American Academy of Emergency Medicine Position Statement Emergency Services Reimbursement Provisions in the Patient Protections and Affordable Care Act (PPACA)
The American Academy of Emergency Medicine opposes the emergency services reimbursement provisions outlined in the interim final rule of the Patient Protections and Affordable Care Act (PPACA) that sets insurer compensation rates for out-of-network providers of emergency services. Emergency departments play an integral role in our healthcare system. In addition to treating urgent and emergency conditions, our emergency services providers act as a safety net for the significant portion of the population who are uninsured or who are unable to see a primary care physician. Between 1996 and 2006, ED visits rose by 25%, while the number of EDs fell by 10%, as many EDs could no longer afford to remain operational. All the while, Emergency departments are required by an unfunded federal mandate (EMTALA) to treat anyone who arrives at their door, regardless of their ability to pay. Payments from government sources are already insufficient to cover costs or expenses and continue to be threatened by measures such as the Sustained Growth Rate (SGR). Ensuring appropriate reimbursement from private insurers is crucial in maintaining many physician groups viability.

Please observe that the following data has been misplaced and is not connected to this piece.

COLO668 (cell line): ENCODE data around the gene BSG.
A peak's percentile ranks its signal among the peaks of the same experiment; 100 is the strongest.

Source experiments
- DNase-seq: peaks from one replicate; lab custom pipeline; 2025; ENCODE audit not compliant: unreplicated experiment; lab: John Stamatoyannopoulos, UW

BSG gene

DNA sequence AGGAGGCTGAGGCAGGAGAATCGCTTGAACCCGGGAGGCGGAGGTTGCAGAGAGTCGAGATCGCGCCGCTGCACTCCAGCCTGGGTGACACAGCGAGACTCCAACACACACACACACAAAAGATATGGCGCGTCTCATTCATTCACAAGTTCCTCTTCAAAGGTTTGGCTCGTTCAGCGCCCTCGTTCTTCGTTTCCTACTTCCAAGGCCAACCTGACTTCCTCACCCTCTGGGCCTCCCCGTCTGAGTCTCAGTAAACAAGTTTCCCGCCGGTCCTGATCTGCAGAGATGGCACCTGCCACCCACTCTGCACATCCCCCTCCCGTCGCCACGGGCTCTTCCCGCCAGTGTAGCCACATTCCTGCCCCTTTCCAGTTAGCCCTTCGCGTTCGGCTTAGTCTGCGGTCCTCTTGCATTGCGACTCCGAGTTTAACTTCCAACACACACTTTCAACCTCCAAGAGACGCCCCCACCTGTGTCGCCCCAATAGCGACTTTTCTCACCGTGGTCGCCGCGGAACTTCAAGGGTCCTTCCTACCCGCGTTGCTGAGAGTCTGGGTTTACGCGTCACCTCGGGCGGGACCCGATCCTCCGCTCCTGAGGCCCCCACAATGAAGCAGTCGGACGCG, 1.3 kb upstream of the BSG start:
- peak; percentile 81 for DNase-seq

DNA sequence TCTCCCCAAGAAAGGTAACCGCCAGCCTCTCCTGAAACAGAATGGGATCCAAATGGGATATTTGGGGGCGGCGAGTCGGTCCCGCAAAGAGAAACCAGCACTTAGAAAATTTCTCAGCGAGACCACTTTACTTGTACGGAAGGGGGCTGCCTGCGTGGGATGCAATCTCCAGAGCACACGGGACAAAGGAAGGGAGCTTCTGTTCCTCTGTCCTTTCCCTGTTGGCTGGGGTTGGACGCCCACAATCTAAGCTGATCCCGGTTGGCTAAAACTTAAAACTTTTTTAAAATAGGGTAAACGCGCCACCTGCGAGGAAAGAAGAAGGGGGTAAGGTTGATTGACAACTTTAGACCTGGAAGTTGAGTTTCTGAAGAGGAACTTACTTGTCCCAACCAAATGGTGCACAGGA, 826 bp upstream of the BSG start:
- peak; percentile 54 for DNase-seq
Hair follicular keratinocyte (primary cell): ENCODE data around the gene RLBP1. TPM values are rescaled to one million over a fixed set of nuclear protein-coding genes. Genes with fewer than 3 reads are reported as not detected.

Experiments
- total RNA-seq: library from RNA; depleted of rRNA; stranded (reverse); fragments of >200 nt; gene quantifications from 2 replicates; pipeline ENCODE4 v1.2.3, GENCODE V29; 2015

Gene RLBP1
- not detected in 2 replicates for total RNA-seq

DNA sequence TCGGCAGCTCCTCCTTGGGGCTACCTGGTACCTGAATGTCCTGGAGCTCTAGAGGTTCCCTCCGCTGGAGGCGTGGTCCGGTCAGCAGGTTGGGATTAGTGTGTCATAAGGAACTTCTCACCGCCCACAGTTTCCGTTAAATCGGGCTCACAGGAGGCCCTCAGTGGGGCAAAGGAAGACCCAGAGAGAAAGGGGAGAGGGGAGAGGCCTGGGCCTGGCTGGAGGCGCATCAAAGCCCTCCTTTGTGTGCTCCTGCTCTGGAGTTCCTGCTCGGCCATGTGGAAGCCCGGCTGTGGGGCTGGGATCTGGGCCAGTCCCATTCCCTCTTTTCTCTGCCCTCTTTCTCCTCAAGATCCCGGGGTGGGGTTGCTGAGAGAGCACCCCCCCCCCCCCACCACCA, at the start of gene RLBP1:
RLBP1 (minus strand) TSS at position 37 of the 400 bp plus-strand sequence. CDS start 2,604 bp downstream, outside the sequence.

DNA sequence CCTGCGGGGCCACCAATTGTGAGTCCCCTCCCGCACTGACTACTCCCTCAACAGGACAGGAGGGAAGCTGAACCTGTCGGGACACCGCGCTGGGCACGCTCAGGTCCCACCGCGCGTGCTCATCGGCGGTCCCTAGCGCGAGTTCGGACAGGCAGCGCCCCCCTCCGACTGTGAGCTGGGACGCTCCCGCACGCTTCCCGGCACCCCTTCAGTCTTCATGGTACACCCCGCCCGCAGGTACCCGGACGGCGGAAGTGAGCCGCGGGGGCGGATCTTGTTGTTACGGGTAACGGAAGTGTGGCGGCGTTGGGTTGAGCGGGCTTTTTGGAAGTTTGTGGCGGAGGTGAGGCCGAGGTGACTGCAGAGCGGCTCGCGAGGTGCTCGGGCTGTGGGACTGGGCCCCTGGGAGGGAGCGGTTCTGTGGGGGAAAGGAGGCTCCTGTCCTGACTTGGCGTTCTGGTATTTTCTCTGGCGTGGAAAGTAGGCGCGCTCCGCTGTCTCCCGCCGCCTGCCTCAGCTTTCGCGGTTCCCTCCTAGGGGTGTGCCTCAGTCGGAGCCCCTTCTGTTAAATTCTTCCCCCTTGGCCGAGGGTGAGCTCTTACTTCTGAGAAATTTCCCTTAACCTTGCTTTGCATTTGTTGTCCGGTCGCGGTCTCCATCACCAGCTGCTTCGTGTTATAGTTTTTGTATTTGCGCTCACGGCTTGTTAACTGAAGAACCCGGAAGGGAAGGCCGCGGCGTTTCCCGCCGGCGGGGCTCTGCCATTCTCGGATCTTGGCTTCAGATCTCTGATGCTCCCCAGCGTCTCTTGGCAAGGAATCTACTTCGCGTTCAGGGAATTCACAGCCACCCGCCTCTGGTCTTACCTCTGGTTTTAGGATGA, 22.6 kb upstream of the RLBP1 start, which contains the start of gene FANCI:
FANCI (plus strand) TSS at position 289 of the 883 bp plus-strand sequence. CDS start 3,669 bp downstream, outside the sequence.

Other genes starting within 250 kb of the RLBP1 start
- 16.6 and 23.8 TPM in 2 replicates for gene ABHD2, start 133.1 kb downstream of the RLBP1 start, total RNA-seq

The Patient Protection and Affordable Care Act attempted to prevent insurers from treating their customers differently depending on their use of a contracted versus non-contracted emergency departments. What it has done, in effect, is set an arbitrary if not artificially low rate of payment using flawed methodologies. PPACA 45 CFR 147.138(b)(3)(i) sets out-of-network emergency service reimbursement rates at the greatest of: (1) the median amount negotiated with in-network providers for the same services, (2) the Medicare rate, (3) the amount calculated by the same method the plan generally uses to determine payment to out of network providers. (1) and (2) describe significantly discounted rates that will not allow for emergency departments to afford to provide quality care to the tens of millions of patients who pay little or nothing for emergency care services. (3) Allows an insurer to manipulate their out of network rates using flawed databases such as Ingenix. 45 CFR 147.138(b)(3)(i) essentially gives insurers every incentive to not form adequate networks that include emergency care services and to not negotiate in good faith for emergency services reimbursement, since they can pay significantly discounted rates if emergency care services are out-of-network. In effort to remain financially viable, this could shift more of the cost to the patient and allow the insurers to increase their profitability.
Emergency physicians will continue to treat everyone who comes through the doors, but emergency departments cannot survive giving free care to millions while being forced to offer deeply discounted care to everyone else. 45 CFR 147.138(b)(3)(i) is a boon to insurers, who will become more profitable by no longer contracting with emergency departments and instead paying lower rates. Emergency care will suffer, as emergency departments are forced to make significant cuts, and many emergency departments will close. AAEM recommends that the provisions within 45 CFR 147.138(b)(3)(i) be withdrawn.